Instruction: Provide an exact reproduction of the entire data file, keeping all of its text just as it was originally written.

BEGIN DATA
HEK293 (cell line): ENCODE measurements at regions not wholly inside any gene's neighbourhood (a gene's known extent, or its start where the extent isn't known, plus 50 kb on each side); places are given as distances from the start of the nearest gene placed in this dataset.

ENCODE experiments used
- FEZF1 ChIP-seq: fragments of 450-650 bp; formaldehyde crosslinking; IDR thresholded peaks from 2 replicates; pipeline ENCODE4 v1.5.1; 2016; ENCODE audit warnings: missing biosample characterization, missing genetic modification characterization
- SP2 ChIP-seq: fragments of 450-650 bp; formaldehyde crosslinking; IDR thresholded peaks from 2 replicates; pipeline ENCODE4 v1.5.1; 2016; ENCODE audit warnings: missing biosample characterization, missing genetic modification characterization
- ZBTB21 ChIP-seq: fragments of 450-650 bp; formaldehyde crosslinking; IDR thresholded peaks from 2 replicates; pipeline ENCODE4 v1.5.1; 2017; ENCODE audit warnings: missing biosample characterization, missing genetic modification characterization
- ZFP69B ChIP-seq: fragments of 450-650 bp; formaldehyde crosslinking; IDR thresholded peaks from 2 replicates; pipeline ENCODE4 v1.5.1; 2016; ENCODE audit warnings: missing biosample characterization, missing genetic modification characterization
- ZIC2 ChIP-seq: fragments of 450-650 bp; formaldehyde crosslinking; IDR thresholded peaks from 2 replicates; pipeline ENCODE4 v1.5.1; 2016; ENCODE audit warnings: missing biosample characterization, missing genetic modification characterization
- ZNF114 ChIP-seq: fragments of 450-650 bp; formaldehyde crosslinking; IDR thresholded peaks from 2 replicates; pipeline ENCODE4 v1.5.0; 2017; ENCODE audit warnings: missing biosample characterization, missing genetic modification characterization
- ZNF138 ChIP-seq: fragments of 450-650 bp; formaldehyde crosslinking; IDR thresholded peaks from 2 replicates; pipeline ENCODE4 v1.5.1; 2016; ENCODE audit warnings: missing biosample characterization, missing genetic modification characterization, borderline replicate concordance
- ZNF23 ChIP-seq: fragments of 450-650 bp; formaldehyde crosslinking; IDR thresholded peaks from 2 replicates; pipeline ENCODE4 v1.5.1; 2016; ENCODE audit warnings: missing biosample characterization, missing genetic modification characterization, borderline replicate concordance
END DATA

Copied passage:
HEK293 (cell line): ENCODE measurements at regions not wholly inside any gene's neighbourhood (a gene's known extent, or its start where the extent isn't known, plus 50 kb on each side); places are given as distances from the start of the nearest gene placed in this dataset.

ENCODE experiments used
- FEZF1 ChIP-seq: fragments of 450-650 bp; formaldehyde crosslinking; IDR thresholded peaks from 2 replicates; pipeline ENCODE4 v1.5.1; 2016; ENCODE audit warnings: missing biosample characterization, missing genetic modification characterization
- SP2 ChIP-seq: fragments of 450-650 bp; formaldehyde crosslinking; IDR thresholded peaks from 2 replicates; pipeline ENCODE4 v1.5.1; 2016; ENCODE audit warnings: missing biosample characterization, missing genetic modification characterization
- ZBTB21 ChIP-seq: fragments of 450-650 bp; formaldehyde crosslinking; IDR thresholded peaks from 2 replicates; pipeline ENCODE4 v1.5.1; 2017; ENCODE audit warnings: missing biosample characterization, missing genetic modification characterization
- ZFP69B ChIP-seq: fragments of 450-650 bp; formaldehyde crosslinking; IDR thresholded peaks from 2 replicates; pipeline ENCODE4 v1.5.1; 2016; ENCODE audit warnings: missing biosample characterization, missing genetic modification characterization
- ZIC2 ChIP-seq: fragments of 450-650 bp; formaldehyde crosslinking; IDR thresholded peaks from 2 replicates; pipeline ENCODE4 v1.5.1; 2016; ENCODE audit warnings: missing biosample characterization, missing genetic modification characterization
- ZNF114 ChIP-seq: fragments of 450-650 bp; formaldehyde crosslinking; IDR thresholded peaks from 2 replicates; pipeline ENCODE4 v1.5.0; 2017; ENCODE audit warnings: missing biosample characterization, missing genetic modification characterization
- ZNF138 ChIP-seq: fragments of 450-650 bp; formaldehyde crosslinking; IDR thresholded peaks from 2 replicates; pipeline ENCODE4 v1.5.1; 2016; ENCODE audit warnings: missing biosample characterization, missing genetic modification characterization, borderline replicate concordance
- ZNF23 ChIP-seq: fragments of 450-650 bp; formaldehyde crosslinking; IDR thresholded peaks from 2 replicates; pipeline ENCODE4 v1.5.1; 2016; ENCODE audit warnings: missing biosample characterization, missing genetic modification characterization, borderline replicate concordance